Sugar on a Stick/Resources

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Project essence and core challenges

Sugar on a Stick is a project to design, distribute, and deploy the Sugar Learning Platform software on inexpensive USB and SD flash storage devices, which people can easily carry from home to school to library to clubhouse to boot or run on any computing device for seamless continuation of their learning Activities and collaborations.

Simultaneously, the project must

  1. overcome the technical challenges of building and distributing a transportable GNU/Linux operating system—in the sense that each installation must work on multiple and diverse computing platforms to provide learners with continuity in their accessibility to friends and activities, and
  2. develop the social structures to best deploy this new, online, offline, inter-device, resumable, mixed computer, collaborative technical capability within and between the communities where learning occurs.

Thus, distribution no longer just means getting the software onto an end user's computer, where it can be stably configured for a single hardware environment. The installation must be ready to be picked up and moved to another, wholly different environment. This goal presents many technical challenges that are new, or made more significant because portability and resumability are essential to the project.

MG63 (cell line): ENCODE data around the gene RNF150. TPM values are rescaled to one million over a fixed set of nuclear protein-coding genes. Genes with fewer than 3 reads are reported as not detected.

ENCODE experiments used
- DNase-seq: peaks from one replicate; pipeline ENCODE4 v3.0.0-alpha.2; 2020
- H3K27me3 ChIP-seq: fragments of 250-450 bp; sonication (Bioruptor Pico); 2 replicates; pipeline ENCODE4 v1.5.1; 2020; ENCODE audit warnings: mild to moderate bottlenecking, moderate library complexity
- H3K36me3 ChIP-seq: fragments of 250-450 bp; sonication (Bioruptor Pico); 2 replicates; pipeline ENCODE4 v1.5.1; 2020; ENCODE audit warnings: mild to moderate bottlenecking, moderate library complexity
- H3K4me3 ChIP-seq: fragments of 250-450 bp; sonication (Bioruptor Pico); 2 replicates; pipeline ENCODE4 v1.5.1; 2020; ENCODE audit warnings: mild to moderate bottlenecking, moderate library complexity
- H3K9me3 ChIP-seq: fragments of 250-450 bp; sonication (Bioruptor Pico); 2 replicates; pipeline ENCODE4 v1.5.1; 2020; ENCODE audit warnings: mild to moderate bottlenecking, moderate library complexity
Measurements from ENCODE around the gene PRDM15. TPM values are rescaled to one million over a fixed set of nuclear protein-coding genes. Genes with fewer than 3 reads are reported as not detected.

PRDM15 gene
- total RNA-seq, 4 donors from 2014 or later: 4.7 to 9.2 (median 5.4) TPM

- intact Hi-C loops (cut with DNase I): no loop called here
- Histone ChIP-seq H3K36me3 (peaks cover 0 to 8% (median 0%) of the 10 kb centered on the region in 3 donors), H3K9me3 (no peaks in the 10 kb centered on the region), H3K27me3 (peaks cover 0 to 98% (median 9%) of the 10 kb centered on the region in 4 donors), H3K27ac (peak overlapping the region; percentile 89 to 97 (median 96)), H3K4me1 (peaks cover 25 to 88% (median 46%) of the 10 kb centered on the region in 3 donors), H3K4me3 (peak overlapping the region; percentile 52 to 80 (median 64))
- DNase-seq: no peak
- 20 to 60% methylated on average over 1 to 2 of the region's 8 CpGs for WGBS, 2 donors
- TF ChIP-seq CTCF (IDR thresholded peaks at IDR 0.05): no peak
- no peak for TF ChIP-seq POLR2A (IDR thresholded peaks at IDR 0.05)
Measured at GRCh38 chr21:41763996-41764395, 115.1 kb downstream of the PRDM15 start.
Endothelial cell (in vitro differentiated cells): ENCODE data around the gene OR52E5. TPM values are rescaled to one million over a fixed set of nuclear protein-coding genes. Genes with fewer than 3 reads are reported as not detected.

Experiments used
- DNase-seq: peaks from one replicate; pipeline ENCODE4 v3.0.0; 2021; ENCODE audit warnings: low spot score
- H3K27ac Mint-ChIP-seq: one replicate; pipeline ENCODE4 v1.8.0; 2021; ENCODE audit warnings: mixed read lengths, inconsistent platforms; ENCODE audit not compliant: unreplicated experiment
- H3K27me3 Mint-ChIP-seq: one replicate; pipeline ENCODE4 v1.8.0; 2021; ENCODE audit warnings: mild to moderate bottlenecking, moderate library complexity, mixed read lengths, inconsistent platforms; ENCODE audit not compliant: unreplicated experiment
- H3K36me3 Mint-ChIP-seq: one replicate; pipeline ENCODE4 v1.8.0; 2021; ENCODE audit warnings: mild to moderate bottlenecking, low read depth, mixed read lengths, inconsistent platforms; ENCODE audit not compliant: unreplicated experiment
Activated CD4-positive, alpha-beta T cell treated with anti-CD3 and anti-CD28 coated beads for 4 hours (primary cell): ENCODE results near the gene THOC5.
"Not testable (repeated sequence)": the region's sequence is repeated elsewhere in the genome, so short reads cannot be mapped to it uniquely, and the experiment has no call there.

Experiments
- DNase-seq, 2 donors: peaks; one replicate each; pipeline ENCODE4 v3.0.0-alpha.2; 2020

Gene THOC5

Developing the social mechanisms to imagine, plan, and deploy this leap in technology is also at the core of the project. We must take existing community resources, often old and institutionalized, and reconstruct them around the movements of the learners and their collaborators. Just as the human brain grows and develops in a social context, the Sugar Learning Platform aims to offer a constantly accessible, electronic, companion set of tools for learning, and ultimately, growing our capabilities in human society.

Having persistence of availability for the learner's Activities and collaborations permits repeated and deep exploration of concepts and phenomena, and recreates that electronic system into an adaptable learning appendage.

Technical challenges

Sugar on a Stick is unique among the Fedora Spins in that it is designed to be the primary and a resumable portable medium for computing on different computing hardware. (The installations are not simply demonstrations or temporary stages for a future home, although thay may be.) This feature exposes the software platform to some difficult shortcomings in system capability:

  • Hardware interoperability
  • Software image endurance
    • Specifically, the capacity and capability to perform repeated system updates without exhausting the persistent operating system storage.

The rapidly growing capability of mobile electronics influences society, which, in turn, feeds back new challenges for technologists to fulfill.